The Laverty Collection - Part III
5 April 2017


(1929 – 2014)

enamel on composition board

121.0 x 182.0 cm

signed with initials and dated lower right: RL 65

$15,000 – 20,000
Sold for $48,800 (inc. BP) in Auction 48 - 5 April 2017, Sydney

Watters Gallery, Sydney
The Collection of Colin and Elizabeth Laverty, Sydney, acquired from the above in December 1984


The Laverty Collection, Museum of Contemporary Art, Sydney, 20 June – 23 August 1998
An Exhibition At Two Venues – An Exhibition to Celebrate Richard Larter’s Seventieth Birthday, Watters Gallery, Sydney and Legge Gallery, Sydney, 4 – 22 May 1999, cat. 15 (as ‘Dithyrambic painting No. 2’)
Stripperama – Richard Larter, Heide Museum of Modern Art, Melbourne, 18 May – 28 July 2002 (label attached verso); then touring to: New England Regional Art Museum, New South Wales, 16 August – 6 October 2002 (cat. 12)
The difference between you and me, The Ian Potter Museum of Art, University of Melbourne, Melbourne, 6 August – 16 October 2005, cat. 5 (illus. in exhibition catalogue)
Laverty 2, Newcastle Region Art Gallery, New South Wales, 14 May – 14 August 2011


Loxley, A., ‘The Laverty Collection’, Art and Australia, Sydney, 1996, vol. 34, no. 1, p. 72
Gellatly, K., Stripperama – Richard Larter, Heide Museum of Modern Art, Melbourne, 2002, pp. 10 (illus.), 42

Catalogue text


Laverty 2 Exhibition
Newcastle Region Gallery

‘In Larter’s world, sex, desire, pleasure and the related aspects of voyeurism and performance are not only natural, but to be celebrated’.1

The idiosyncratic techniques employed by Richard Larter enabled highly original paintings of remarkable colour, innovation and on many occasions, provocative and challenging subjects. The artists’ notorious use of the hypodermic syringe to ‘draw’ with paint is one example of the inventiveness that pervades Larter’s art. While awaiting a bus, Larter noticed in the window of a medical supplies store a display of hypodermic syringes and immediately recognised the potential of the syringes to control and manipulate paint on board. This particular, self-taught technique flourishes in many of the artist’s works of the 1950s and 1960s, with the Dithyrambic paintings of 1965 highlighting the ability of this method to intensify the sensory experience of an artwork.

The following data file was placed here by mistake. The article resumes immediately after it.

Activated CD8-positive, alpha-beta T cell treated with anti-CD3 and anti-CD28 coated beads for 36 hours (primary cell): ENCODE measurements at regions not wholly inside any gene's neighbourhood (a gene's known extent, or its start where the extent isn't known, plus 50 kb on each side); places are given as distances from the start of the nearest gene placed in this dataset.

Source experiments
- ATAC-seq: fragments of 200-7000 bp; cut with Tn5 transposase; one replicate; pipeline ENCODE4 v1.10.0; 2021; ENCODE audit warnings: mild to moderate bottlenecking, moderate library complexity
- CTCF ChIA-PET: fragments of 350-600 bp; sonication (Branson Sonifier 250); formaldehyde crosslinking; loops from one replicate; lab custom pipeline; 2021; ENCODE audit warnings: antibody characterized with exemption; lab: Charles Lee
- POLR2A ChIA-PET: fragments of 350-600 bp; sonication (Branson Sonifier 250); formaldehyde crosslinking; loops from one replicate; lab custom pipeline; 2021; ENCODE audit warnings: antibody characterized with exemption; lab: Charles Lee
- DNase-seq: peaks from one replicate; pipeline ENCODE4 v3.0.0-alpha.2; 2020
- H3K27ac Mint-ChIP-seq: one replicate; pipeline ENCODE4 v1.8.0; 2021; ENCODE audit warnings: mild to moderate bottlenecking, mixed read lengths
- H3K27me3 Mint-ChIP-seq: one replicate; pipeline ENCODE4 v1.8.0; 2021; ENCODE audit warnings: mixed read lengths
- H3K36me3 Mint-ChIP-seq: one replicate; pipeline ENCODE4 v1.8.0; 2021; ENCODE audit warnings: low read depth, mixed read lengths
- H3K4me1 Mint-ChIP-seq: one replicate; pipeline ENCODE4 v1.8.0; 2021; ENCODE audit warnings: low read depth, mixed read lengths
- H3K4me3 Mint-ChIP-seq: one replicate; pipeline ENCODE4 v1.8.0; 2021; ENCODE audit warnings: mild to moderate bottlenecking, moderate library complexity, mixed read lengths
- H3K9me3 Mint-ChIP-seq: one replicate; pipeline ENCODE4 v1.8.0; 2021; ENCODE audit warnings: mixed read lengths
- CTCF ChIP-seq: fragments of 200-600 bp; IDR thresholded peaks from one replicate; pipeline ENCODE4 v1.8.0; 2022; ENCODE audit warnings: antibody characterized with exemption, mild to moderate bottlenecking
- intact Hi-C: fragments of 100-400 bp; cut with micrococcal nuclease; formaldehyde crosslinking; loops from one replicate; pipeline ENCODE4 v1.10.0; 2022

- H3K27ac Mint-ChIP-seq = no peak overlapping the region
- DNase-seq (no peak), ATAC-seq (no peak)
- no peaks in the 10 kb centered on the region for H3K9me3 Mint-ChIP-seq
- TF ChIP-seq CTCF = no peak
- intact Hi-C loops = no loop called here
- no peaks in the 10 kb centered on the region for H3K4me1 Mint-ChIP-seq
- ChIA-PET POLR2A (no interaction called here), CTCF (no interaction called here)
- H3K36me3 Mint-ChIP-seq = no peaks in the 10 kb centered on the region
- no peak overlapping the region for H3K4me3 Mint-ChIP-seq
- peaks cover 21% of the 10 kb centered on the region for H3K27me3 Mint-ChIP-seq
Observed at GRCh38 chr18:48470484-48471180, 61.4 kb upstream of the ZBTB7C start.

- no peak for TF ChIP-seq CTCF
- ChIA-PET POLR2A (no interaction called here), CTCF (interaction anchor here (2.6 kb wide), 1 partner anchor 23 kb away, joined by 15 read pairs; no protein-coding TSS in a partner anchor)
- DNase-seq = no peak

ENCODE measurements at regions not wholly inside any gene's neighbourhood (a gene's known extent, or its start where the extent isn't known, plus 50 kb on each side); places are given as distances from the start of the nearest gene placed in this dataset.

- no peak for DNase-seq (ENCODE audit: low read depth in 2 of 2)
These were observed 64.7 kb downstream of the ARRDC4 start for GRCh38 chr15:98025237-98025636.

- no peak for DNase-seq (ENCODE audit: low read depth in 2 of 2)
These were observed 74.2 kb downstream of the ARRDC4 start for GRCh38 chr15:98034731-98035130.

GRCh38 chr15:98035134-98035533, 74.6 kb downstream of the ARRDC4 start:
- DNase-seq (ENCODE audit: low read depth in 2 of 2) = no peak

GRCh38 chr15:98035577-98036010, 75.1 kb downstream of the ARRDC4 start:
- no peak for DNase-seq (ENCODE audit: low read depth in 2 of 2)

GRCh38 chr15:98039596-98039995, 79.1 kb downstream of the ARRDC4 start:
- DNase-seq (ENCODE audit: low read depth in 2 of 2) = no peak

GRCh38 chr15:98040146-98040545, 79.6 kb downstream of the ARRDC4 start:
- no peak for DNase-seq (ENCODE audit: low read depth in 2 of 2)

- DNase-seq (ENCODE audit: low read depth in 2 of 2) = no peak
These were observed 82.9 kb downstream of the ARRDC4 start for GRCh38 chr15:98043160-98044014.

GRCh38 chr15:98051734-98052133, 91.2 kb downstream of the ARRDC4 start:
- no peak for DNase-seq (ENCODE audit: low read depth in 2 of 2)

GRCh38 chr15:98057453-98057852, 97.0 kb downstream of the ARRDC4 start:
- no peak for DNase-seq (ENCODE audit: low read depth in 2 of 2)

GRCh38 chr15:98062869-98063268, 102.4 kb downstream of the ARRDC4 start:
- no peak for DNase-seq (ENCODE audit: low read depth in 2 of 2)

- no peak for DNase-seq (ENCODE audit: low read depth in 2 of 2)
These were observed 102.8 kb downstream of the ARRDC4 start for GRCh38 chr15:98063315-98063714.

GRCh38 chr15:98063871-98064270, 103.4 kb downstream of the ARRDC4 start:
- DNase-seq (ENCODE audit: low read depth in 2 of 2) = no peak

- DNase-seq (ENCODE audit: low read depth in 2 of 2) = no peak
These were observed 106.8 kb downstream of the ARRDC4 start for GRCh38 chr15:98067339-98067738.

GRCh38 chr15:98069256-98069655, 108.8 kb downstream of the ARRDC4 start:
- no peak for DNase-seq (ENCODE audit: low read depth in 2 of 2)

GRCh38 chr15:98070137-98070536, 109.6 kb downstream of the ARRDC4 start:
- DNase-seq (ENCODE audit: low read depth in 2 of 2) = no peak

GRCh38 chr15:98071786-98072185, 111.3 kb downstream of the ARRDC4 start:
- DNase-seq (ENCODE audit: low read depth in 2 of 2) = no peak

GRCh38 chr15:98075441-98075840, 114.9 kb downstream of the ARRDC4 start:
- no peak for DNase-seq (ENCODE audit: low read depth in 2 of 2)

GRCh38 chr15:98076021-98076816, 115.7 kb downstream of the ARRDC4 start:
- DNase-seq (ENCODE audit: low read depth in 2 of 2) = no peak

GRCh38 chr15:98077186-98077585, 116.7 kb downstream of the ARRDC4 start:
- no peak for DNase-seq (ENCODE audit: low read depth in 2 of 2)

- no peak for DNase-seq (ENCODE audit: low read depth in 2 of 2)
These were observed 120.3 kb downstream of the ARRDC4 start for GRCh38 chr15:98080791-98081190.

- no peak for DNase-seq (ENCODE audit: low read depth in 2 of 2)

Painted in the year of his first exhibition at the progressive Watters Gallery in Sydney, Dithyrambic Painting, 1965 was included in a major exhibition of Larter’s figurative work, 'Stripperama', held at the Heide Museum of Modern Art in 2002. Featuring his most adored model, his wife Patricia, Dithyrambic Painting is an excellent example of the uninhibited sensuality prominent in Larter’s works. Both Richard and Pat Larter (an artist in her own right) believed in the positive expression of female sexuality. Pat’s modelling, and consequently, the artists’ depictions of the female form are not intended to be idealised. Rather, they propose to illustrate the natural movement and sexual liberation of the model – a calculated slight against the conservative government attitudes of the time. Modesty set aside, the model appears preoccupied, concerned with neither her audience nor her disarmingly brazen nudity.

The decorative, richly patterned background of Dithyrambic Painting is balanced equally with the figurative aspects of the painting, emphasising the artist’s propensity to stray from the techniques commonly taught in traditional art education. ‘After all, if Picasso (old enough to be my grandfather then) could paint both abstract and figurative why should not I? He empowered me – he was saying “please yourself sunshine”’.2

1. Gellatly, K., Stripperama: Richard Larter, Heide Museum of Modern Art, Melbourne, 2002, p. 24
2. Larter, R., Incondite incantations: for Pat, self-published, Sydney, 2001, p. 102